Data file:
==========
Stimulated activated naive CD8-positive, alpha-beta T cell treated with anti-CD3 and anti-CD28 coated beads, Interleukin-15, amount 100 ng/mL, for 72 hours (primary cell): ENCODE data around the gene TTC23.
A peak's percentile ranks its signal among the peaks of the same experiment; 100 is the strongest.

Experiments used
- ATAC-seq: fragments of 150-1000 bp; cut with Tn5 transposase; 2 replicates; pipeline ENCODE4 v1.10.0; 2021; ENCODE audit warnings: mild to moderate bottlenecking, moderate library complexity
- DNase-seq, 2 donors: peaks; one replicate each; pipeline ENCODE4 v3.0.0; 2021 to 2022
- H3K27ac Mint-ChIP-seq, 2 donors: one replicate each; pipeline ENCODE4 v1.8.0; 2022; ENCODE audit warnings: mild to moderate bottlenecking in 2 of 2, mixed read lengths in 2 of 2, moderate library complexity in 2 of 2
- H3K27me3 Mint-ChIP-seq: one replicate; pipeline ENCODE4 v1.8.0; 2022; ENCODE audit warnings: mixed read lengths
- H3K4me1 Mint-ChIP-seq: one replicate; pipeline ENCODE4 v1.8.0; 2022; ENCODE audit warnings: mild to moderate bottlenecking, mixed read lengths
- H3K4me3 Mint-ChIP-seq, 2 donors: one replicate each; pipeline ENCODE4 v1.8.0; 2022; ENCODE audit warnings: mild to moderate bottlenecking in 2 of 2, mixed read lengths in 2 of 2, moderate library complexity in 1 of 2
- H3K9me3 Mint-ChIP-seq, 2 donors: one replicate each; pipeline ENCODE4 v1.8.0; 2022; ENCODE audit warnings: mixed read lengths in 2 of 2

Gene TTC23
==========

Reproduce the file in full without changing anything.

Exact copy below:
Stimulated activated naive CD8-positive, alpha-beta T cell treated with anti-CD3 and anti-CD28 coated beads, Interleukin-15, amount 100 ng/mL, for 72 hours (primary cell): ENCODE data around the gene TTC23.
A peak's percentile ranks its signal among the peaks of the same experiment; 100 is the strongest.

Experiments used
- ATAC-seq: fragments of 150-1000 bp; cut with Tn5 transposase; 2 replicates; pipeline ENCODE4 v1.10.0; 2021; ENCODE audit warnings: mild to moderate bottlenecking, moderate library complexity
- DNase-seq, 2 donors: peaks; one replicate each; pipeline ENCODE4 v3.0.0; 2021 to 2022
- H3K27ac Mint-ChIP-seq, 2 donors: one replicate each; pipeline ENCODE4 v1.8.0; 2022; ENCODE audit warnings: mild to moderate bottlenecking in 2 of 2, mixed read lengths in 2 of 2, moderate library complexity in 2 of 2
- H3K27me3 Mint-ChIP-seq: one replicate; pipeline ENCODE4 v1.8.0; 2022; ENCODE audit warnings: mixed read lengths
- H3K4me1 Mint-ChIP-seq: one replicate; pipeline ENCODE4 v1.8.0; 2022; ENCODE audit warnings: mild to moderate bottlenecking, mixed read lengths
- H3K4me3 Mint-ChIP-seq, 2 donors: one replicate each; pipeline ENCODE4 v1.8.0; 2022; ENCODE audit warnings: mild to moderate bottlenecking in 2 of 2, mixed read lengths in 2 of 2, moderate library complexity in 1 of 2
- H3K9me3 Mint-ChIP-seq, 2 donors: one replicate each; pipeline ENCODE4 v1.8.0; 2022; ENCODE audit warnings: mixed read lengths in 2 of 2

Gene TTC23